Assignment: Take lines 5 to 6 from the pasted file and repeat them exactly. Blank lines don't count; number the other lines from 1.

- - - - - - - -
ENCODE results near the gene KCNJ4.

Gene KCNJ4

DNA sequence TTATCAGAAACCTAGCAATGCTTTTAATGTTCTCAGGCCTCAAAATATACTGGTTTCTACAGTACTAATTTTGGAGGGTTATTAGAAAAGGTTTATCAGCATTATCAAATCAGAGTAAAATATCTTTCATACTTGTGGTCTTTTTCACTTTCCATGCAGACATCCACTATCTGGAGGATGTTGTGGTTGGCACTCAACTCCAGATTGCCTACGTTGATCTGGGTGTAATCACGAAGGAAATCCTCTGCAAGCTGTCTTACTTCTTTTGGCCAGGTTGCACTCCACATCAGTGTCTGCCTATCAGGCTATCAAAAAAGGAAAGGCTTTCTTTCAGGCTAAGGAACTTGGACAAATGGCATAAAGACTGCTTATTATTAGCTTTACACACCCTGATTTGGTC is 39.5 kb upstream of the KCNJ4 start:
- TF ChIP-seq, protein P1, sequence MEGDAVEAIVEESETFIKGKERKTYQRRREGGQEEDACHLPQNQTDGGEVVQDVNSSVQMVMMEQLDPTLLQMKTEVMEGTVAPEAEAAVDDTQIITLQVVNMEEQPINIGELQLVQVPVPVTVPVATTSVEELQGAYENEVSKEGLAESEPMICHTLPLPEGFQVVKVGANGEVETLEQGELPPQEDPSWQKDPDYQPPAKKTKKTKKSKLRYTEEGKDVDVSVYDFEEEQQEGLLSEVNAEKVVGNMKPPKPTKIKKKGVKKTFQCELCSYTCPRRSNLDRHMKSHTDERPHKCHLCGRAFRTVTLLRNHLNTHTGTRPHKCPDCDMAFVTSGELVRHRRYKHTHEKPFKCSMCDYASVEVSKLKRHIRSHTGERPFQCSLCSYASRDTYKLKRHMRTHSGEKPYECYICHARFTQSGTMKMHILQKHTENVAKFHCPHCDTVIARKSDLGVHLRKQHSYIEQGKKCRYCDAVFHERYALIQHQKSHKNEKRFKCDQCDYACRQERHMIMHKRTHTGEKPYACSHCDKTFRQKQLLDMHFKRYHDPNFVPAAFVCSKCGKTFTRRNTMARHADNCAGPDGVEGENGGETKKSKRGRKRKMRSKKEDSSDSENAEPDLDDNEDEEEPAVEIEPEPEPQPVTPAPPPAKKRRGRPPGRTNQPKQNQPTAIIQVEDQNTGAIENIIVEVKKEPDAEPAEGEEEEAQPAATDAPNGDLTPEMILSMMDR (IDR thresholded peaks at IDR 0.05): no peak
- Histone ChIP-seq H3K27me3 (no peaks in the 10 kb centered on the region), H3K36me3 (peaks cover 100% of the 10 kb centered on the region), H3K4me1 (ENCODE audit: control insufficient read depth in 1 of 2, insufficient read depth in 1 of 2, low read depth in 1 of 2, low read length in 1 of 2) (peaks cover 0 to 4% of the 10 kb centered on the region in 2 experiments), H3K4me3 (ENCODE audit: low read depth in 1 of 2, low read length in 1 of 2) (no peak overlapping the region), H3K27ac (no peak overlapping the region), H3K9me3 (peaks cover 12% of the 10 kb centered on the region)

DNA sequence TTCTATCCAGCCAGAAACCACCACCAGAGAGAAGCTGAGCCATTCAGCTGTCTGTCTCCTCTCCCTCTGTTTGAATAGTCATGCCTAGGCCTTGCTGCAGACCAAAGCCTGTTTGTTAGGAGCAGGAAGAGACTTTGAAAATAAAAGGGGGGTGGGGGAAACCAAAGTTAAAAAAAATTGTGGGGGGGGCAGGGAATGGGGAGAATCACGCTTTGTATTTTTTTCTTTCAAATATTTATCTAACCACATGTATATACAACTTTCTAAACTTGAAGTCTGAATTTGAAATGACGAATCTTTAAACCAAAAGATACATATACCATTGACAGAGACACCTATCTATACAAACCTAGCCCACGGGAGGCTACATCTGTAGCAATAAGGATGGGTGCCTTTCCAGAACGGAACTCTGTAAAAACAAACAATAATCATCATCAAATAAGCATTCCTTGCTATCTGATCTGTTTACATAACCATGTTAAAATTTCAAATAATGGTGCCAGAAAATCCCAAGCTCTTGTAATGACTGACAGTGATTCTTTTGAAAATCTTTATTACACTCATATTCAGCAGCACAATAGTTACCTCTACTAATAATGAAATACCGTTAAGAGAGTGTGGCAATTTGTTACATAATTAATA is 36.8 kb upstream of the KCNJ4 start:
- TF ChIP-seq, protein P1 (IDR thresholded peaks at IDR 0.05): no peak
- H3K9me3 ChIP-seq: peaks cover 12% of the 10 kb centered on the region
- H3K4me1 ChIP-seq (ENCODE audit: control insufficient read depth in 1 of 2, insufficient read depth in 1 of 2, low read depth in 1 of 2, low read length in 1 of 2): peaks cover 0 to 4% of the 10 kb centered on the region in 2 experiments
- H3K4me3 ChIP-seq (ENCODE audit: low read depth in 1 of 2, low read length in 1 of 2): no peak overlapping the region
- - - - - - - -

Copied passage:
- Histone ChIP-seq H3K27me3 (no peaks in the 10 kb centered on the region), H3K36me3 (peaks cover 100% of the 10 kb centered on the region), H3K4me1 (ENCODE audit: control insufficient read depth in 1 of 2, insufficient read depth in 1 of 2, low read depth in 1 of 2, low read length in 1 of 2) (peaks cover 0 to 4% of the 10 kb centered on the region in 2 experiments), H3K4me3 (ENCODE audit: low read depth in 1 of 2, low read length in 1 of 2) (no peak overlapping the region), H3K27ac (no peak overlapping the region), H3K9me3 (peaks cover 12% of the 10 kb centered on the region)

DNA sequence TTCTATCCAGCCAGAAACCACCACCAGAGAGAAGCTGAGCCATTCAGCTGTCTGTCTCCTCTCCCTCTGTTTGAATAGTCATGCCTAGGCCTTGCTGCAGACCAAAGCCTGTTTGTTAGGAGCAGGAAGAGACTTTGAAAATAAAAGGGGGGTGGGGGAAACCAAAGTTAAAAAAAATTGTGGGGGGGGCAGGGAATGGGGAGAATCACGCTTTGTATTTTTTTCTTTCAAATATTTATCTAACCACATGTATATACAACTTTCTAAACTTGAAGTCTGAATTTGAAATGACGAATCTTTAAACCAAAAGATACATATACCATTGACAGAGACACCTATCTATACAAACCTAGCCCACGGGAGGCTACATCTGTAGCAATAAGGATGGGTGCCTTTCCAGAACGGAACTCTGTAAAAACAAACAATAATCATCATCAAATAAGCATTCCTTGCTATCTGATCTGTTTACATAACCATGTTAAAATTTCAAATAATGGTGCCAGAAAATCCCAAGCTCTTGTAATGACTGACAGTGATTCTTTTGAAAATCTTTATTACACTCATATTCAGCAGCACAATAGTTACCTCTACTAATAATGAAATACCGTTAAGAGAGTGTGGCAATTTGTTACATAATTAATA is 36.8 kb upstream of the KCNJ4 start: